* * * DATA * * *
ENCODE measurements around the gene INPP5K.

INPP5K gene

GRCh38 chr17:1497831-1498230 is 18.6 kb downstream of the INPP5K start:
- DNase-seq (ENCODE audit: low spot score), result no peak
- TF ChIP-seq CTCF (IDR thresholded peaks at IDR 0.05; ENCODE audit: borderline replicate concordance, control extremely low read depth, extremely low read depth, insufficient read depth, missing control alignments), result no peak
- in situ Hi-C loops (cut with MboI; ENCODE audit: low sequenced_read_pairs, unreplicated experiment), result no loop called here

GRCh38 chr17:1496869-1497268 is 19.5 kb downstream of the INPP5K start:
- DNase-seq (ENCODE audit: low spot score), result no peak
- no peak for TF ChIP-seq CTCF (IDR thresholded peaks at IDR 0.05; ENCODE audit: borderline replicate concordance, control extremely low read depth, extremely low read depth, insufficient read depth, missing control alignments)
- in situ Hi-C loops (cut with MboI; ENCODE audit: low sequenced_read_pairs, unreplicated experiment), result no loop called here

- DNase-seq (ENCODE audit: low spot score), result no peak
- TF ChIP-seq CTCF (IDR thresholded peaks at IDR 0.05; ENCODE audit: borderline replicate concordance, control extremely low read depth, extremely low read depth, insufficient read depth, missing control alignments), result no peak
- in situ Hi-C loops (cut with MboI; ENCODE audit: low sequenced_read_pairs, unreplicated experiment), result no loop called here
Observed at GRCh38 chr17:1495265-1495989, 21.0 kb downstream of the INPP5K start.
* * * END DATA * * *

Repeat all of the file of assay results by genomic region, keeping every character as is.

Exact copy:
ENCODE measurements around the gene INPP5K.

INPP5K gene

GRCh38 chr17:1497831-1498230 is 18.6 kb downstream of the INPP5K start:
- DNase-seq (ENCODE audit: low spot score), result no peak
- TF ChIP-seq CTCF (IDR thresholded peaks at IDR 0.05; ENCODE audit: borderline replicate concordance, control extremely low read depth, extremely low read depth, insufficient read depth, missing control alignments), result no peak
- in situ Hi-C loops (cut with MboI; ENCODE audit: low sequenced_read_pairs, unreplicated experiment), result no loop called here

GRCh38 chr17:1496869-1497268 is 19.5 kb downstream of the INPP5K start:
- DNase-seq (ENCODE audit: low spot score), result no peak
- no peak for TF ChIP-seq CTCF (IDR thresholded peaks at IDR 0.05; ENCODE audit: borderline replicate concordance, control extremely low read depth, extremely low read depth, insufficient read depth, missing control alignments)
- in situ Hi-C loops (cut with MboI; ENCODE audit: low sequenced_read_pairs, unreplicated experiment), result no loop called here

- DNase-seq (ENCODE audit: low spot score), result no peak
- TF ChIP-seq CTCF (IDR thresholded peaks at IDR 0.05; ENCODE audit: borderline replicate concordance, control extremely low read depth, extremely low read depth, insufficient read depth, missing control alignments), result no peak
- in situ Hi-C loops (cut with MboI; ENCODE audit: low sequenced_read_pairs, unreplicated experiment), result no loop called here
Observed at GRCh38 chr17:1495265-1495989, 21.0 kb downstream of the INPP5K start.